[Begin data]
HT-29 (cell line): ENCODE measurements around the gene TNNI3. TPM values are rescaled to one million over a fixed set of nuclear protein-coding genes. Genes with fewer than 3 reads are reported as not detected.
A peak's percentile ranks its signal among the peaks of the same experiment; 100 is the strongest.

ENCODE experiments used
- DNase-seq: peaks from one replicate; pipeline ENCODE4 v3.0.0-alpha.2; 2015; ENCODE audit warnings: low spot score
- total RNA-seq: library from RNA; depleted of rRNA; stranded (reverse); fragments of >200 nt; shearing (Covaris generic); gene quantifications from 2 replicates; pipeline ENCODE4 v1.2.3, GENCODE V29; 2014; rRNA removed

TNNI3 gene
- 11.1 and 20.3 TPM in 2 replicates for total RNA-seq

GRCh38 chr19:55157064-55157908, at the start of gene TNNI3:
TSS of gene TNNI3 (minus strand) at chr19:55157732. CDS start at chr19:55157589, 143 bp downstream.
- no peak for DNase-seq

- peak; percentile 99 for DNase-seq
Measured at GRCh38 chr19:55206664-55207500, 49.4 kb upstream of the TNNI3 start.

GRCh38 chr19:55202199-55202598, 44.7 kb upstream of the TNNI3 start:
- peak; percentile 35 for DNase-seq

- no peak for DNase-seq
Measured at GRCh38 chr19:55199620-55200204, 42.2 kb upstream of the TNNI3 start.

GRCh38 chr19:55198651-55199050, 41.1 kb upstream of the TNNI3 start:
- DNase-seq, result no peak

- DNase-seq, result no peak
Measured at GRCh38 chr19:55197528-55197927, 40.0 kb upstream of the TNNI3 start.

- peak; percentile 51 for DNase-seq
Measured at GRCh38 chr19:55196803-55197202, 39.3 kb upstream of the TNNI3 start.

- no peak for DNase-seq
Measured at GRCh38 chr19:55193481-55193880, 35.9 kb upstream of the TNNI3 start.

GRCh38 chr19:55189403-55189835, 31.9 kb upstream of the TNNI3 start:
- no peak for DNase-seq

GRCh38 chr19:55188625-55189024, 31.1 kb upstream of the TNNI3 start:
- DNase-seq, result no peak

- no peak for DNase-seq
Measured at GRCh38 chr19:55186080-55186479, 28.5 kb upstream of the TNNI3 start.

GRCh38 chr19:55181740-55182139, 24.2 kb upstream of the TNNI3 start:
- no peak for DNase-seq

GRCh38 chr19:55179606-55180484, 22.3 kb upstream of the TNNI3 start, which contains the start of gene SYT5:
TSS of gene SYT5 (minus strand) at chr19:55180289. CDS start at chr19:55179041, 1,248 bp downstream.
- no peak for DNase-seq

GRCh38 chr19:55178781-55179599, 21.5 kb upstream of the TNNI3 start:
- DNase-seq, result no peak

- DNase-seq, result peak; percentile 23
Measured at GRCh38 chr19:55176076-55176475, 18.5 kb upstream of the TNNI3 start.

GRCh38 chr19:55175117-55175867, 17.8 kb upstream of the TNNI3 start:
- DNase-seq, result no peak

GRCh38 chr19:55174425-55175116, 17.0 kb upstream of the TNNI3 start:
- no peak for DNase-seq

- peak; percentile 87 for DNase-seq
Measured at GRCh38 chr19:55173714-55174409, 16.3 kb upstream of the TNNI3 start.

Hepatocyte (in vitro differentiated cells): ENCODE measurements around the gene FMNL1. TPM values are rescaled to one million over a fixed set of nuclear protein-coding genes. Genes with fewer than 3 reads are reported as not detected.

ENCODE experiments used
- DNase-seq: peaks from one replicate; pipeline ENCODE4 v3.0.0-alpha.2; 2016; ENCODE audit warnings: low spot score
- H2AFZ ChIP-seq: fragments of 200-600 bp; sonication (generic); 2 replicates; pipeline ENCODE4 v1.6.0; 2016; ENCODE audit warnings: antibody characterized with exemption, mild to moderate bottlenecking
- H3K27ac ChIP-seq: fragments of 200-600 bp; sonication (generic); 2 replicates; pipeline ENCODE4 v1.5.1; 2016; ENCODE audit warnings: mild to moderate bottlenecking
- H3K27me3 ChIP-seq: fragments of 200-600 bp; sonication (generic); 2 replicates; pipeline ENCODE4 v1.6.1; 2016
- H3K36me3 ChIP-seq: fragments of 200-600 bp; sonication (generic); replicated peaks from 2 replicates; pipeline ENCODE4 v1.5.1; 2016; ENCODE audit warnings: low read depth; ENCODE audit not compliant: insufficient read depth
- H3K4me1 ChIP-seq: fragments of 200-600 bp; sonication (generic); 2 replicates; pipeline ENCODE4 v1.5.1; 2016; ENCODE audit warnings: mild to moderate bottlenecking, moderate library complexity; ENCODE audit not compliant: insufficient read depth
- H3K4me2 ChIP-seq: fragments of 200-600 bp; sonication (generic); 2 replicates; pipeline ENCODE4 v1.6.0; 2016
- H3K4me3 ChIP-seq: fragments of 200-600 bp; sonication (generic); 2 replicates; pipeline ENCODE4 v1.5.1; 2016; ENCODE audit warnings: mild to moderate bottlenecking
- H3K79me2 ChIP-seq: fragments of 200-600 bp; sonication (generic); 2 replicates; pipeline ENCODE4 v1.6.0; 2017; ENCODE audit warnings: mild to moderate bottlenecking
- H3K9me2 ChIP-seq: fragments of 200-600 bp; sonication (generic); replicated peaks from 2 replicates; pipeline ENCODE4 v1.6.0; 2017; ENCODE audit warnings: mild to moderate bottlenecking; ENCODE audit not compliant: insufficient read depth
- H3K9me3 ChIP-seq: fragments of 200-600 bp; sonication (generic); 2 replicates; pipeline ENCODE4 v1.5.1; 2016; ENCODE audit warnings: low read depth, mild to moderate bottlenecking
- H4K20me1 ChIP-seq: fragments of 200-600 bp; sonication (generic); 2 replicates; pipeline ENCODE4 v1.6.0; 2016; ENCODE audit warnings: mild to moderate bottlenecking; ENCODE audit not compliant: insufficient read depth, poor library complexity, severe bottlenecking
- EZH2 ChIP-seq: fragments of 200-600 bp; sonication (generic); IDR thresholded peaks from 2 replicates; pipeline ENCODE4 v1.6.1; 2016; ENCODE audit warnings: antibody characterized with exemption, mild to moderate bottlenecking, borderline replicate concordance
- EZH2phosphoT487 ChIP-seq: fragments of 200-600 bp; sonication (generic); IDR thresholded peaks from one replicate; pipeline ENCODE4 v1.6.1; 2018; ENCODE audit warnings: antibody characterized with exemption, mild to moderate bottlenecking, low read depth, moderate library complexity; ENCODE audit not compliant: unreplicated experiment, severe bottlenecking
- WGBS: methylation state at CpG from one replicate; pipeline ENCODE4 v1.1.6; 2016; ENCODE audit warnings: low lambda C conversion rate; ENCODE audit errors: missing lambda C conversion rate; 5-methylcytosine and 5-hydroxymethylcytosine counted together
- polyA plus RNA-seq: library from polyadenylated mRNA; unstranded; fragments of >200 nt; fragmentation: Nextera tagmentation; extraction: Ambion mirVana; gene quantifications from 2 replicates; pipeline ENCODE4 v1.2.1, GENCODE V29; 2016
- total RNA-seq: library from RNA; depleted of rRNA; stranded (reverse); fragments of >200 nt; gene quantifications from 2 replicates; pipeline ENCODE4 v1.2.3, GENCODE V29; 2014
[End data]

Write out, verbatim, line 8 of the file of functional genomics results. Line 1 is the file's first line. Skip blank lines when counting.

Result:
GRCh38 chr19:55157064-55157908, at the start of gene TNNI3: